In Iceland, you can't go far without eventually coming to water. And in the last few days, we've had the chance to experience water in its most sublime: whales, waterfalls and wicked hot springs.
Jake and I got out one evening this week to catch a sunset whale watching cruise in Husavik. The boat ride alone was worth it: an achingly serene and clear night (one of only two so far this trip), views of distant shimmering glaciers, the ocean swelling and heaving as we bob on its surface like the shorebirds around us . I absolutely love that feeling of moving with the ocean, it feeds my inner seagull. But the whales were quiet. Two humpbacks surfaced now and then, revealing a blow here, a dorsal fin there, just a tease of their enormity that lies beneath the surface. We watch, quietly delighted. They disappear for a long moment. Then, just like that, a leviathan literally dives out of the water completely, head to tail, twists a half turn in the air and crashes back into the sea fifty feet away from us. People gasp and duck. It feels just that close. It happens again, and again and again. Two whales, four jumps and then silence again. Shit, these animals are big. I love to be so humbled by the scale of this living creature. The show is done, they've tired of entertaining us and our boat turns around and slowly heads back to the tiny port of Husavik.
We also took a family day trip to visit what are probably two of the crowning jewels of northeast Iceland: Asbyrgi Canyon and Dettifoss Falls. Dettifoss is a 45m-high waterfall in Vatnajökull National Park in Northeast Iceland, situated on the Jökulsá á Fjöllum river, which flows from the Vatnajökull glacier. Asbyrgi canyon was formed by glacial flooding of Jökulsá á Fjöllum river now located several kilometres away. Icelandic legend has it that the horseshoe-shaped canyon is a hoofprint left by Sleipnir, Odin's eight-legged horse. No surprise that this is the heart of the land of hidden folk who are said to reside among the 100m-high canyon walls of Asbyrgi. We hiked the mystical birch forests and pretended to float elven boats in spring ponds. If you have ever seen the Sigur Ros documentary "Tak", Asbyrgi is where they held the midnight outdoor concert. I so wish I had been there. It must have been an absolutely magical experience to hear their ethereal music in such an ancient place full of spirits.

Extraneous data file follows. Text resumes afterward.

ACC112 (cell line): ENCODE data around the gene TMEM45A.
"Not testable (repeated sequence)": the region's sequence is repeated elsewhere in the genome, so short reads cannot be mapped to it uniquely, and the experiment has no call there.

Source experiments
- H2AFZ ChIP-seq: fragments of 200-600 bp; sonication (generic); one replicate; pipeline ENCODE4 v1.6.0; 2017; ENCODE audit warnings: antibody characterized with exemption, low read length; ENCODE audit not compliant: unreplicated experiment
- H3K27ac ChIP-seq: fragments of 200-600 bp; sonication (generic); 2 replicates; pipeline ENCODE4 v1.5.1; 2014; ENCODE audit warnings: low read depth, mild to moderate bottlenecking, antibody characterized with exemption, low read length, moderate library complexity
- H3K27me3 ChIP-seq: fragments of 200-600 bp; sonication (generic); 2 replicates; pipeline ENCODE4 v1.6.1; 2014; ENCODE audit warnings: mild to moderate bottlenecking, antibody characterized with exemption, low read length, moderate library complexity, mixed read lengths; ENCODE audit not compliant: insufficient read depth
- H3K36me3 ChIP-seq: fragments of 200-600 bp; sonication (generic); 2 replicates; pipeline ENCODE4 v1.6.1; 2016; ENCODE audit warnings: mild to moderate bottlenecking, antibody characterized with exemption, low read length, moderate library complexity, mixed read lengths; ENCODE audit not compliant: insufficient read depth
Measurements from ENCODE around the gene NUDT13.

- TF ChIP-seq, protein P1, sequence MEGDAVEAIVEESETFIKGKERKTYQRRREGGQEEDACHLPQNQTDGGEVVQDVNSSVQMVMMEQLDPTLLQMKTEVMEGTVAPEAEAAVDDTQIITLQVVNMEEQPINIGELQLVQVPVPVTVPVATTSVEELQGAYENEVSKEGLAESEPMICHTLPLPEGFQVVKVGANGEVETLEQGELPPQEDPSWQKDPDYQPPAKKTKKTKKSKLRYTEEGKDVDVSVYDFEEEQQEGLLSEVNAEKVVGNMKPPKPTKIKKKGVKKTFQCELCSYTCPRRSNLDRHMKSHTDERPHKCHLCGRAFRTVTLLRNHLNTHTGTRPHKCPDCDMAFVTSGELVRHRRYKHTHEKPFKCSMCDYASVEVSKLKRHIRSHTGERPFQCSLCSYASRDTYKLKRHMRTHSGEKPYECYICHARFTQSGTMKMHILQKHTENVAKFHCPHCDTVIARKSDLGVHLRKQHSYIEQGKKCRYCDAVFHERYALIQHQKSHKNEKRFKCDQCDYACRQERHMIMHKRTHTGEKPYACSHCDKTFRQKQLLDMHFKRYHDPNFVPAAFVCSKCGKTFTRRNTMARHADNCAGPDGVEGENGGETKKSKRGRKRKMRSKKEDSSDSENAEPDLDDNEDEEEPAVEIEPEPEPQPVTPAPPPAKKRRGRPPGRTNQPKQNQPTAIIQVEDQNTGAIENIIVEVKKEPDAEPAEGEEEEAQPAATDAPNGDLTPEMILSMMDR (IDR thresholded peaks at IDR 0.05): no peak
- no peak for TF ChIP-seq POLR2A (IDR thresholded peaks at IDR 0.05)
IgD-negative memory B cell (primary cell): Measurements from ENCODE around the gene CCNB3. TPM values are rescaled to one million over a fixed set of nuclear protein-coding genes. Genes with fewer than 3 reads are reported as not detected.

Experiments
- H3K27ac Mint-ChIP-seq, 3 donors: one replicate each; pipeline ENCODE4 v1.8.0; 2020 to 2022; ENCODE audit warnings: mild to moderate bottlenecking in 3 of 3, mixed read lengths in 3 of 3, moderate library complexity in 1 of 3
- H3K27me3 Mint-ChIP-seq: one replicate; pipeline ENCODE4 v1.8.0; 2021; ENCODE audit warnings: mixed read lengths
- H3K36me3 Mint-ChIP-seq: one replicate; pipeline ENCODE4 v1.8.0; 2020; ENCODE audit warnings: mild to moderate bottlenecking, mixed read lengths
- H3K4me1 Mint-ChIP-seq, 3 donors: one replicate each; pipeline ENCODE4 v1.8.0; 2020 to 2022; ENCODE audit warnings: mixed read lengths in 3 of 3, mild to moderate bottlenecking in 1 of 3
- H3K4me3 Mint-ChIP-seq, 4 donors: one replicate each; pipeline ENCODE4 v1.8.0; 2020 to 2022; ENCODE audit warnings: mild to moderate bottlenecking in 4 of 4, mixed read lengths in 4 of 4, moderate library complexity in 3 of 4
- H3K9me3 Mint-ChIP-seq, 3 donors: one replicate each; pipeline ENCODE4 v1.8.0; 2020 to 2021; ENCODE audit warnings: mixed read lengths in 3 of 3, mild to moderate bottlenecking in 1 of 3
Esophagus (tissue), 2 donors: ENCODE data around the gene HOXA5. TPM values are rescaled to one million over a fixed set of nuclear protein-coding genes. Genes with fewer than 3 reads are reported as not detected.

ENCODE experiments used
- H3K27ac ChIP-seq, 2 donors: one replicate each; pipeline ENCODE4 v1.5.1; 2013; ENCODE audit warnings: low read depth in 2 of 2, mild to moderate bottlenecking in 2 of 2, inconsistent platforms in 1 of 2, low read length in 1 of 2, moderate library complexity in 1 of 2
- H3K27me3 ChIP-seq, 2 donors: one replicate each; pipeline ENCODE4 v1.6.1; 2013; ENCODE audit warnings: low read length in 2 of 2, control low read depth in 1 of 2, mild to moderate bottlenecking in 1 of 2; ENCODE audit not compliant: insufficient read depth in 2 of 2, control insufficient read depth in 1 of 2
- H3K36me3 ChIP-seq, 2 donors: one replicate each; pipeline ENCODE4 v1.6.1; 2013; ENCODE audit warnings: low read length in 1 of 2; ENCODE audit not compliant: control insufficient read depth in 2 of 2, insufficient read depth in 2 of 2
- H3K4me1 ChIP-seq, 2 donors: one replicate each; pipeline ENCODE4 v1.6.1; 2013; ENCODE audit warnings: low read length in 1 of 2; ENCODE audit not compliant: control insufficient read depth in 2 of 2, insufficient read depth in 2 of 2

Last night after little ones were asleep, we stole away to hike to a hot spring cryptically referred to as the "hidden fissure". The hidden fissure is aptly named: it is literally a widened and perfectly cooled spring in a deep fault in the earth that you reach by scrambling down 30 feet of cliffs into a chasm. And you definitely don't think about earthquakes while you do it. What you do think about is how glorious insane it is, how one hand is touching Europe while the other clings to North America, and how, even though you just spent an entire cold, rainy day indoors with five kids and needed two drinks to unwind from it, this is a pretty damn awesome trip you're on. That's what you think about.